"It's a big game of musical chairs," one agent said.
- Hot Stove Tracker
Eric Hosmer is clearly the top name in the group, which includes seven players who started at least 110 games at first base in 2017 and two more who started at least 90 games.
Hosmer, 28, won both the Silver Slugger and Gold Glove Awards in the American League last season and is likely to score a lucrative deal, thrusting him into a different stratosphere than the rest of his peers.
Carlos Santana is the consensus No. 2 first baseman behind Hosmer based on conversations with executives and agents, many of whom believe that Santana will ultimately offer a better value for his next team than Hosmer will based on the size of the contract.
"Hosmer and Santana, they've separated from the rest," one general manager said. "It's hard to make sense of the way the offseason has -- or hadn't -- unfolded to this point. Maybe teams will engage with the second-tier guys and try to put pressure on the two big guys."
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The "second-tier guys" include Logan Morrison, who hit a career-high 38 home runs last season, matching Justin Smoak for the most of any AL first baseman; Yonder Alonso, who made his first All-Star team in 2017; Mark Reynolds, who had his first 30-homer season since 2011; Lucas Duda, who had his third season of 27 or more home runs in the last four years; Mitch Moreland, who topped the 20-homer mark for the fourth time in five years; and Matt Adams, who hit 19 home runs in 314 at-bats for the Braves and recently joined the free-agent pool after being non-tendered by Atlanta last Friday.
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"There's depth there," a second GM said. "There's a lot of productivity on the marketplace. If you're in the market for a first baseman, it's a nice position to be looking for based on the numbers that are out there."
With no fewer than 10 first basemen available on the market -- and that doesn't include Todd Frazier, who is being marketed to prospective clubs as being able to play both first and third base -- there are plenty of options for teams seeking help at the position.
Of course, with so many first basemen on the market, that means their previous teams are likely either trying to re-sign or replace them. At least eight or nine teams appear to be in the mix for a new first baseman, and while the White Sox could help fill one of those vacancies should they opt to trade Jose Abreu, the rest are likely to turn to the free-agent market.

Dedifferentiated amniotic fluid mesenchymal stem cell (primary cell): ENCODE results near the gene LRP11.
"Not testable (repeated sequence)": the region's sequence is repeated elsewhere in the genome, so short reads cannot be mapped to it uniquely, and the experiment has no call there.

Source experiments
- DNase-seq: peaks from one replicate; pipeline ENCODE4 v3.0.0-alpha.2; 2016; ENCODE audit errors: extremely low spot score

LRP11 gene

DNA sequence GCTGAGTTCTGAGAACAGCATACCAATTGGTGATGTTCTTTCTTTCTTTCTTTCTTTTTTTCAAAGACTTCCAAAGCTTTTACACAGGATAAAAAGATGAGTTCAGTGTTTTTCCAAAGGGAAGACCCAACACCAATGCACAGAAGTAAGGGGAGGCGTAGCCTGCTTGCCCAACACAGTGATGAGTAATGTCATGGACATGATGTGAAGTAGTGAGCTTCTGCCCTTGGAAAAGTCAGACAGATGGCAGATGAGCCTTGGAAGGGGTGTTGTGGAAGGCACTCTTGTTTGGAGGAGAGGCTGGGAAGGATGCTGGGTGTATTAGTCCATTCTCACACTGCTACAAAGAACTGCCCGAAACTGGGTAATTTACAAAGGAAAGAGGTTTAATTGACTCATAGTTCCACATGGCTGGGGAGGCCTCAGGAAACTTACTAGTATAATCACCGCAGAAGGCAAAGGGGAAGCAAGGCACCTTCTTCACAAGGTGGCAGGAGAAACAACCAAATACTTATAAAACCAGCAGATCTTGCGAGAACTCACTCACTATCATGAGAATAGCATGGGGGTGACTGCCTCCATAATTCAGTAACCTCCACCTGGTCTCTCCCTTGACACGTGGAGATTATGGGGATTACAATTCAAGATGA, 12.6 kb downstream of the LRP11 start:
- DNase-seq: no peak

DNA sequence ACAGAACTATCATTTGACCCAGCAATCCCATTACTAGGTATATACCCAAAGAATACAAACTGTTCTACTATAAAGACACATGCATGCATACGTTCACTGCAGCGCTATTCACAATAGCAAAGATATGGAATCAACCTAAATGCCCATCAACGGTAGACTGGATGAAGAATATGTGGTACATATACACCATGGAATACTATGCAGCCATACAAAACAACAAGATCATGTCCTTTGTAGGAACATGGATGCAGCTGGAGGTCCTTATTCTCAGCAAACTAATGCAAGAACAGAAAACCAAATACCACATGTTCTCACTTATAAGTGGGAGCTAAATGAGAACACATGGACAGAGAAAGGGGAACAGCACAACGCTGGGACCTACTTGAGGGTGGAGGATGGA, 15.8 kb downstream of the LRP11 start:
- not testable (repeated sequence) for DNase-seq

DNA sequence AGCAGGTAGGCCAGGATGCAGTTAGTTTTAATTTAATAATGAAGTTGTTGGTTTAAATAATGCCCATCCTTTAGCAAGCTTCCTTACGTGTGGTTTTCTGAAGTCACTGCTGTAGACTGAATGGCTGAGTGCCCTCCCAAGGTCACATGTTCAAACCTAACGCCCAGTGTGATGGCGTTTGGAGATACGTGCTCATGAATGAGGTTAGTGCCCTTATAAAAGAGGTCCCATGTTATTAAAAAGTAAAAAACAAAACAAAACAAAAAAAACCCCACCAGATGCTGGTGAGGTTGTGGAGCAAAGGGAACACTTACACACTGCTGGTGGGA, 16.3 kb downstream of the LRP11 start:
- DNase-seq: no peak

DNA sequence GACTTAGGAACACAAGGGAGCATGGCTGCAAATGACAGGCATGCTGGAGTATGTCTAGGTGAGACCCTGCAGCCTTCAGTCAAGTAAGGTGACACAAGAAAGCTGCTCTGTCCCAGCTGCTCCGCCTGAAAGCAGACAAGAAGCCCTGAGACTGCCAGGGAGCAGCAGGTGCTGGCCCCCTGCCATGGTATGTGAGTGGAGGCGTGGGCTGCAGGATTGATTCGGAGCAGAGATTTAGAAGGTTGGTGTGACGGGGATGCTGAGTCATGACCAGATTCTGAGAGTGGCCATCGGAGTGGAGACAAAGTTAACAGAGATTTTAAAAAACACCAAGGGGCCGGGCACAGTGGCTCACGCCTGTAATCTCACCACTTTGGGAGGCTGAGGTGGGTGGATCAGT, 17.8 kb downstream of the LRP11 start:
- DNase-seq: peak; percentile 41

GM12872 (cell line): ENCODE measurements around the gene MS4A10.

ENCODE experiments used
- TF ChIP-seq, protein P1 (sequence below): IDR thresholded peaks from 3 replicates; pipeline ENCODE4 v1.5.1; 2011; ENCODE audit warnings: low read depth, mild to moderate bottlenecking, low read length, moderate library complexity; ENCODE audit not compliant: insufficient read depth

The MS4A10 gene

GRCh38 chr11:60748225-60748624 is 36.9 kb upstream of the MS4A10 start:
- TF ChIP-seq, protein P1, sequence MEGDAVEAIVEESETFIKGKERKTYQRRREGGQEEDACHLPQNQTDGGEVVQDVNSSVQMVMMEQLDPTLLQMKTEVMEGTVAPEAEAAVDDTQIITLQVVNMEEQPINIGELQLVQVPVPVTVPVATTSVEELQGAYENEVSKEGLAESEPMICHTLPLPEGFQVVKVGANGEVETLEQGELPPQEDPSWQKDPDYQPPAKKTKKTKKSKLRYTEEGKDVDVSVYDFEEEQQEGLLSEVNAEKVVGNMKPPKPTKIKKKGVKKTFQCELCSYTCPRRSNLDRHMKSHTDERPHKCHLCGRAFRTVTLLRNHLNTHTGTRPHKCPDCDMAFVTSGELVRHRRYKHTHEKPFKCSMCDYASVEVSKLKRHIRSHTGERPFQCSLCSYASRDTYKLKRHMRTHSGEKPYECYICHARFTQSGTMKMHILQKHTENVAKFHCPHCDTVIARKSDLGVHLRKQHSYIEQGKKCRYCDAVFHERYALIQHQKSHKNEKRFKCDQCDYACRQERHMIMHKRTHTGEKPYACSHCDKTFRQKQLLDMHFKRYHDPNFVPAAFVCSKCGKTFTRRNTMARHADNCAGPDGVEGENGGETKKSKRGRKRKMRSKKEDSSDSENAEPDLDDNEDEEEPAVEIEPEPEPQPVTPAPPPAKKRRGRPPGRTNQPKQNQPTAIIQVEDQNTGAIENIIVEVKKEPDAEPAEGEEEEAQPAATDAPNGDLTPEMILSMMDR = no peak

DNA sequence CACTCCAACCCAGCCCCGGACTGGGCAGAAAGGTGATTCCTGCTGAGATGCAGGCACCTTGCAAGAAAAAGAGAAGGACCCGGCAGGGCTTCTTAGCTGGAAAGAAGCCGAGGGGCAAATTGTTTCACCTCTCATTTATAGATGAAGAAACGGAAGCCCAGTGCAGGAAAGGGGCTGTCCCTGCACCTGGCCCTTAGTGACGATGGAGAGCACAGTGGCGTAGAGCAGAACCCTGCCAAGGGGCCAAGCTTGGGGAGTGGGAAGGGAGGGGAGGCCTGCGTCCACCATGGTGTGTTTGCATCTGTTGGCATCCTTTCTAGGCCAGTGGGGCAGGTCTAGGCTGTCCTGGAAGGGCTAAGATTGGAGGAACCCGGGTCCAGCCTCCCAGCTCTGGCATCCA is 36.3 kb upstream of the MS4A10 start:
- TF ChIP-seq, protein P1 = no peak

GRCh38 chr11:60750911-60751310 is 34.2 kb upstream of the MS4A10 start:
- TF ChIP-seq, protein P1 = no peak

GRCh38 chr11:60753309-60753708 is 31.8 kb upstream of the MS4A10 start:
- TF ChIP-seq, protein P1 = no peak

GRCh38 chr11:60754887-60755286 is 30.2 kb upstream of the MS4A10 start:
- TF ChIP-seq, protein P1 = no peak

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Santana, who turns 32 in April, may be the outlier. His power and ability to get on base make him a desired option, and his improved defense makes him a bit more intriguing. Advanced metrics DRS and UZR rated him as above-average in each of the last two seasons.
"Hosmer is going to out-price himself from a lot of teams, so a lot of teams are trying to land Santana," said a second agent who doesn't represent either player. "If they don't get him, they'll look at Morrison, Alonso, Duda and maybe Moreland."
Both GMs agreed that Hosmer isn't holding up the market, because some of the teams seeking first-base help aren't looking to shell out a nine-figure contract.
Among the teams believed to be in the market for a first baseman are the Angels, Indians, Padres, Rangers, Rays, Red Sox, Rockies, Cardinals and Royals, while the Mets could also bring in a veteran to compete with -- and possibly light a fire beneath? -- 22-year-old Dominic Smith.
Hosmer and Santana figure to land the biggest and lengthiest contracts, but the rest of the group are likely looking at deals ranging from one to three years. With more players available than starting jobs, the dominoes could begin falling rapidly once the first player or two come off the board at the position.
For those that are looking at one-year deals, a strong 2018 could set them up for next offseason. Although the 2018-19 free-agent market is loaded with as much talent as any class in recent memory, very little of it is at first base.
"Opportunity matters," the first GM said. "Hosmer and Santana, they're going to get paid for what they've done in prior years. The other guys, this isn't their big contract. You have to think about not only the current contract and the dollars associated with it, but also the opportunity. You have to look at what gives you the best chance to be rewarded on your next deal."
Mark Feinsand, an executive reporter, originally joined MLB.com as a reporter in 2001. This story was not subject to the approval of Major League Baseball or its clubs.